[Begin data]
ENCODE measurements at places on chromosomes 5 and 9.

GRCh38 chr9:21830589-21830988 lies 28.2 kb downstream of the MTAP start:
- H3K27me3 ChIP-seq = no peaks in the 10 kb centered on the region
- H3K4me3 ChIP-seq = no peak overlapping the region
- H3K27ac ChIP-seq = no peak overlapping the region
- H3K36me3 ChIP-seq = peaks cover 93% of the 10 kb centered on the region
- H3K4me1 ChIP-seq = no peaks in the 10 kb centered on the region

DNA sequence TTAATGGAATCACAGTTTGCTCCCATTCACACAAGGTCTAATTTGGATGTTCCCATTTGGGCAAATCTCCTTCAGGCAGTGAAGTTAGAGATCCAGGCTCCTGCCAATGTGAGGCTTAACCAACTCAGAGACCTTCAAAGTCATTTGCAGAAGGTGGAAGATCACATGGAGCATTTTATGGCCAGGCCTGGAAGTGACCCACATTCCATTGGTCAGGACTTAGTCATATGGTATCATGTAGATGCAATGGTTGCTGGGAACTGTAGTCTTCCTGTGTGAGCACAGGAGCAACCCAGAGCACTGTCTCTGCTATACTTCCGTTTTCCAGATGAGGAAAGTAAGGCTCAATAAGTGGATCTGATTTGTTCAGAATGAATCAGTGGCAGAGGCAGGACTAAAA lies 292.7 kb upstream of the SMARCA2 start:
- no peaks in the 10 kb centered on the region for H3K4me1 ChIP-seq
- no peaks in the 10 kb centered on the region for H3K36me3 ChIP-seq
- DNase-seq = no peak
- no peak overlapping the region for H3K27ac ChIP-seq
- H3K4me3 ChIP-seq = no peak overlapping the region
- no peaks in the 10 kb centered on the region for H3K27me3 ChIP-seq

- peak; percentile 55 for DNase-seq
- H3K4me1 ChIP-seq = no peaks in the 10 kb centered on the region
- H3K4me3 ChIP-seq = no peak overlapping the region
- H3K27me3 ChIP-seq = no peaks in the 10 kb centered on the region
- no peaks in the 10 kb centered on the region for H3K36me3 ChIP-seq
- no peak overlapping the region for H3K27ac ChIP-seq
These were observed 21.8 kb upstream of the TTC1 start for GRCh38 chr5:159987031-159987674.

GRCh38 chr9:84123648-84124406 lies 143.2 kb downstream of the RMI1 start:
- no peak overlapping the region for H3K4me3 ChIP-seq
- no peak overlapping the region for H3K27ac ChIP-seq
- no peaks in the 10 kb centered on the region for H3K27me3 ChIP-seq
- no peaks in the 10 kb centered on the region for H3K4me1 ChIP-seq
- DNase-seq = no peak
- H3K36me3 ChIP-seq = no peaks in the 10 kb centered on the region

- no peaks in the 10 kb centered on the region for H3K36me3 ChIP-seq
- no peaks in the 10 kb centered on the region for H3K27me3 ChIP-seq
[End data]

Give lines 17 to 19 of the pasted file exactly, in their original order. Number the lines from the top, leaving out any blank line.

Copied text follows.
- H3K4me3 ChIP-seq = no peak overlapping the region
- H3K27me3 ChIP-seq = no peaks in the 10 kb centered on the region
- no peaks in the 10 kb centered on the region for H3K36me3 ChIP-seq